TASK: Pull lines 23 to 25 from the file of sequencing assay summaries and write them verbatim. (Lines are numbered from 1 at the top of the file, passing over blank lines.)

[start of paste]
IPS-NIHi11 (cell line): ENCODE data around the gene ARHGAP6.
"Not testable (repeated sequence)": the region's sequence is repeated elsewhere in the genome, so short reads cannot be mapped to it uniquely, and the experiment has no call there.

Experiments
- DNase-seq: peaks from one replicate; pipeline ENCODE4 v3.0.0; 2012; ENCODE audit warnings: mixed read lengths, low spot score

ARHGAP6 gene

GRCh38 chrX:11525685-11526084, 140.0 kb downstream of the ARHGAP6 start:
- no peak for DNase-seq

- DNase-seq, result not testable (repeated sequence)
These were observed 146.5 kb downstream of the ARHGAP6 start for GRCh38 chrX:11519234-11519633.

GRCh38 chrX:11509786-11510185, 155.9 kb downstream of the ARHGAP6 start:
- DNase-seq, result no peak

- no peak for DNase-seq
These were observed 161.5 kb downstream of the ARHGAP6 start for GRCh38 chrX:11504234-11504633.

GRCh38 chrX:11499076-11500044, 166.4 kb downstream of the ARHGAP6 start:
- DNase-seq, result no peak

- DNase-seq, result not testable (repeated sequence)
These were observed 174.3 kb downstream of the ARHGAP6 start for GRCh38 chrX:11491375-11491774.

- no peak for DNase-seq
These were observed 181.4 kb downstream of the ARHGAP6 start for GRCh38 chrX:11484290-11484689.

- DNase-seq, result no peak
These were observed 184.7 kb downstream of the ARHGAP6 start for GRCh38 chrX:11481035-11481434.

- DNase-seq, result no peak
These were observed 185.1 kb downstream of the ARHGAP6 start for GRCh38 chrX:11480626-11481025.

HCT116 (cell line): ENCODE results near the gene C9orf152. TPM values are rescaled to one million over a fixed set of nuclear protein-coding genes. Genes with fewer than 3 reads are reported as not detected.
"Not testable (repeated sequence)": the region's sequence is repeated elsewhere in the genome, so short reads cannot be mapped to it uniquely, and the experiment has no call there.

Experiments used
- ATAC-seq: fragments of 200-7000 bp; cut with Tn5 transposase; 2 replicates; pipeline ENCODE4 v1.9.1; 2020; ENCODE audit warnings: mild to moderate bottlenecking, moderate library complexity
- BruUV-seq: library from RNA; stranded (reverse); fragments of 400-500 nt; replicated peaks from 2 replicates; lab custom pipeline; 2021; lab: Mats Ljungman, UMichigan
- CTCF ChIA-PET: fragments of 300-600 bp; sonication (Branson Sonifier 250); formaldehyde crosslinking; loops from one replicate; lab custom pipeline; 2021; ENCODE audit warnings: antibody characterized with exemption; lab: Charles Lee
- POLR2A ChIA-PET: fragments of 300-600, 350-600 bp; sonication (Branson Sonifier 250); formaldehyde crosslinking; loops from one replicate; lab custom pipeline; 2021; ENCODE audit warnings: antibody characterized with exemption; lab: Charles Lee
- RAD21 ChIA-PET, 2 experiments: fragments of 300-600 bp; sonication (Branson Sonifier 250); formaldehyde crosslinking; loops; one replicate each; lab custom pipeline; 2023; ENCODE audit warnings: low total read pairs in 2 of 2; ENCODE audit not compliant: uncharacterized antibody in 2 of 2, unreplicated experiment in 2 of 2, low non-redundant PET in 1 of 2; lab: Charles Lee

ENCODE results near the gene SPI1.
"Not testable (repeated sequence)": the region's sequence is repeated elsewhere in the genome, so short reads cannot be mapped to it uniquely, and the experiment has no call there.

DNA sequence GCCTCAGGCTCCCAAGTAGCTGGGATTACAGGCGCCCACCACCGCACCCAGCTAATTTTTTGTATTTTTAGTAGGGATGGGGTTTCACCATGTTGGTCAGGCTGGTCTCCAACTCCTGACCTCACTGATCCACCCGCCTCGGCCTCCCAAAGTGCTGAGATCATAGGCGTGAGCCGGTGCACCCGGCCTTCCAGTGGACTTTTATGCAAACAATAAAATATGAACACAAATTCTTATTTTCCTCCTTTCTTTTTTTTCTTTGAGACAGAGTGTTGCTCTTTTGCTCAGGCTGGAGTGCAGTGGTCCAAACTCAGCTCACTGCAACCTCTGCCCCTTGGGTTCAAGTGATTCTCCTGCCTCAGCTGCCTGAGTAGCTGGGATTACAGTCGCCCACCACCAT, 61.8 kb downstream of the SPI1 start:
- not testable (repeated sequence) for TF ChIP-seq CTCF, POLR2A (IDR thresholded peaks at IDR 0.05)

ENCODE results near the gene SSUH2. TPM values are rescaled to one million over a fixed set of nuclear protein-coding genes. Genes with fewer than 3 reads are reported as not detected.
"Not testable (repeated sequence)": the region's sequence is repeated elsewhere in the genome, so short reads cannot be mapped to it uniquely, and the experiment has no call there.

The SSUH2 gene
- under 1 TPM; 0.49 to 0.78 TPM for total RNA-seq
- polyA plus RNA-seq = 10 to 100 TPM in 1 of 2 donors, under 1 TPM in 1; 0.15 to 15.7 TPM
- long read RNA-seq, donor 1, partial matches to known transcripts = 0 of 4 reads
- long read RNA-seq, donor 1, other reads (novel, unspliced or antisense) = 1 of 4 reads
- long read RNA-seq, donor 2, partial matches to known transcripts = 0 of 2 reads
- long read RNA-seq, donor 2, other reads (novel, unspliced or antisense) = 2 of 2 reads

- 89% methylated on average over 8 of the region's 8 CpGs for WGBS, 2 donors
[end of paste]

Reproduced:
These were observed 185.1 kb downstream of the ARHGAP6 start for GRCh38 chrX:11480626-11481025.

HCT116 (cell line): ENCODE results near the gene C9orf152. TPM values are rescaled to one million over a fixed set of nuclear protein-coding genes. Genes with fewer than 3 reads are reported as not detected.
"Not testable (repeated sequence)": the region's sequence is repeated elsewhere in the genome, so short reads cannot be mapped to it uniquely, and the experiment has no call there.